As I read more and more of the details of ObamaCare it has become quite clear to me that healthcare organizations won’t be able to survive this bill’s unfunded and/or defunding mandates without the engagement of your physicians in this healthcare overhaul.
This is because, if you think about it, your physicians are the biggest cost drivers at your healthcare organization: Nothing happens without a physician order! So, if you are to reduce your cost, control your quality and re-invent what you are doing to prepare for ObamaCare, your physicians need to have a front-row-seat at the table.
“Physician engagement is the lynchpin to turn paper savings into real savings,” says Roger Weems, senior vice president, performance management, Westchester Medical Center, Valhalla, New York, “You can negotiate new contracts with better pricing in place, but if you aren’t effectively working with physicians and gaining assurances that their utilization patterns will support those presumed, savings it’s a useless effort.”
You might say this is easier said than done, but from my experience physicians are consumers too. And as consumers, most physicians don’t want to buy overpriced, non-reimbursable or low-reimbursable products to be used in their practice. They generally like to be known as being frugal, cost-conscious and open minded. However, they must make the decision to change their practice patterns – not you!
There are numerous techniques to engage your physicians in your purchasing process, but the best one I know of is to share their un-conforming practice patterns (i.e. graphs, statistics, metrics, etc.) with them and they will eventually self-correct — if they are encouraged by your champions to do so.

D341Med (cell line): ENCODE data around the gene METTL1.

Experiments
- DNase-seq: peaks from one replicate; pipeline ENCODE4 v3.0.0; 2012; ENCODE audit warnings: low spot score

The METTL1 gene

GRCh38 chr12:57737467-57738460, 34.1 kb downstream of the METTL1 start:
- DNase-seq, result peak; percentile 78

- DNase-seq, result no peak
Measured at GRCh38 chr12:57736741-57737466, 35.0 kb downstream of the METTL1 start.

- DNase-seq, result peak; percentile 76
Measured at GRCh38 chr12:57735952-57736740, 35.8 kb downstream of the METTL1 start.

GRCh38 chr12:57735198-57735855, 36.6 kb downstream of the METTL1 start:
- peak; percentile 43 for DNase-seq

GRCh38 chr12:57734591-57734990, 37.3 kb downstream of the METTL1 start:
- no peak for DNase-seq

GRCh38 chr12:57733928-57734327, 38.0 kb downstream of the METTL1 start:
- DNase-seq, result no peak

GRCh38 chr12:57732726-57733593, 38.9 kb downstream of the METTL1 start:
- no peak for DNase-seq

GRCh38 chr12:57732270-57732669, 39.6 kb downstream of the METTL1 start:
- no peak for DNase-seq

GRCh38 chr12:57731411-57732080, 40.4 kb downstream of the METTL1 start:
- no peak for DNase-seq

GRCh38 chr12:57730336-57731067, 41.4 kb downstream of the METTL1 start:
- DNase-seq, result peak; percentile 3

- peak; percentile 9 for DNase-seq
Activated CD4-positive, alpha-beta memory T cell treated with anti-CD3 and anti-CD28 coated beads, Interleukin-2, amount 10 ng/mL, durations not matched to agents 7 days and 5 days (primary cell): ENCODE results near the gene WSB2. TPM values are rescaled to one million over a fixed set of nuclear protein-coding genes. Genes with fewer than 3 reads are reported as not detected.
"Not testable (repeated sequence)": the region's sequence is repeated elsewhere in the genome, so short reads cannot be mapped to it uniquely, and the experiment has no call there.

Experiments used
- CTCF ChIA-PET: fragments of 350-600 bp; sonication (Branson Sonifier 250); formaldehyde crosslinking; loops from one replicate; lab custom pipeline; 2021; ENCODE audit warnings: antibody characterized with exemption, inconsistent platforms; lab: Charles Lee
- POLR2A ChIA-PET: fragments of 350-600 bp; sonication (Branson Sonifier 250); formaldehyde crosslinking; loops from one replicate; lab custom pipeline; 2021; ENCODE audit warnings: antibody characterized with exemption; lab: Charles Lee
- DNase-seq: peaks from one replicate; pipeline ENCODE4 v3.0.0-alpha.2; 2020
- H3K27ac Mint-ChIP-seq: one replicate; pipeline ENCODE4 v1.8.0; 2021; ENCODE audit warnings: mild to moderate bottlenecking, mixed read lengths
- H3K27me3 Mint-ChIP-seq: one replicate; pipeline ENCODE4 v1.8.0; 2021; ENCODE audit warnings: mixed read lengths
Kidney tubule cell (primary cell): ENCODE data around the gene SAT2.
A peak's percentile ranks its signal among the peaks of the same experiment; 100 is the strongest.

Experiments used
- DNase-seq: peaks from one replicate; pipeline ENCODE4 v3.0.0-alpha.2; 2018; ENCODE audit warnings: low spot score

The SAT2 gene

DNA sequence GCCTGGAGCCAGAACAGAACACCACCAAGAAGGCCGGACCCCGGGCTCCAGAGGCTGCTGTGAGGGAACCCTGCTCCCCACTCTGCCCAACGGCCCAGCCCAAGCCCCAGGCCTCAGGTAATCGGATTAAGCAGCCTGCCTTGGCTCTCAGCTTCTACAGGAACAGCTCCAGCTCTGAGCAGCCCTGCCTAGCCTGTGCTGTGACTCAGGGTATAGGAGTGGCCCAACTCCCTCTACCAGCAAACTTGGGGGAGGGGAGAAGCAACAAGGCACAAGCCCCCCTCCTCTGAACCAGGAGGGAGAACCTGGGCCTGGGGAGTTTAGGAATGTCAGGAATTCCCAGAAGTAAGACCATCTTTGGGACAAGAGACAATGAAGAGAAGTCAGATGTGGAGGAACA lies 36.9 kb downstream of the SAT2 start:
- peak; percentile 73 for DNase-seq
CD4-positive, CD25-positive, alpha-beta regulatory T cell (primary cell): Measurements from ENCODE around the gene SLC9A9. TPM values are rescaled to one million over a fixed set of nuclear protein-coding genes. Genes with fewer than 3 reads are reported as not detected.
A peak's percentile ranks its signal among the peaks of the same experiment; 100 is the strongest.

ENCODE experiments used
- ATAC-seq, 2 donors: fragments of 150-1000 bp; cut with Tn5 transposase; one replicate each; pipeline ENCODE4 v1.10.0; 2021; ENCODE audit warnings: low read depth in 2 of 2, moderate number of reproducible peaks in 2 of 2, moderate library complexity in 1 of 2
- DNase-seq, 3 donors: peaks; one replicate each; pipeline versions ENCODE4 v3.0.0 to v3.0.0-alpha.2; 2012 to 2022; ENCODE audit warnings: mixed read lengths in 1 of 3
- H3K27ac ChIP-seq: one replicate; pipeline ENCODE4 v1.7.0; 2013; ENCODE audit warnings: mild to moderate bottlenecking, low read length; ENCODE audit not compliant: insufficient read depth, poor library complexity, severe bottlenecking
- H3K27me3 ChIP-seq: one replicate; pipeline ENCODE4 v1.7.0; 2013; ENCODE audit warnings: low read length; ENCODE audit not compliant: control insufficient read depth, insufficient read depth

It’s now been fully documented that data can and will change your physicians’ behavior, if presented as comparisons to their peers. This is because physicians are scientists, and as such make almost all their decisions based on data. So the better the data you bring them to review the easier it gets for them to make a decision (favorable or unfavorable) about their current practices.
What I’m talking about here today will be “business as usual” for all hospitals in just a few years. Nevertheless, we haven’t come to the tipping point yet in our industry where all hospitals have bought into this “doing it with data” philosophy to change their physicians’ behaviors.
This is why you must educate yourself and your senior management that to change your physicians’ behavior you must first, give them a front-row-seat at the table. Second you need to share relevant, clean, and insightful data with them and third, elicit help from champions to smooth your way to success.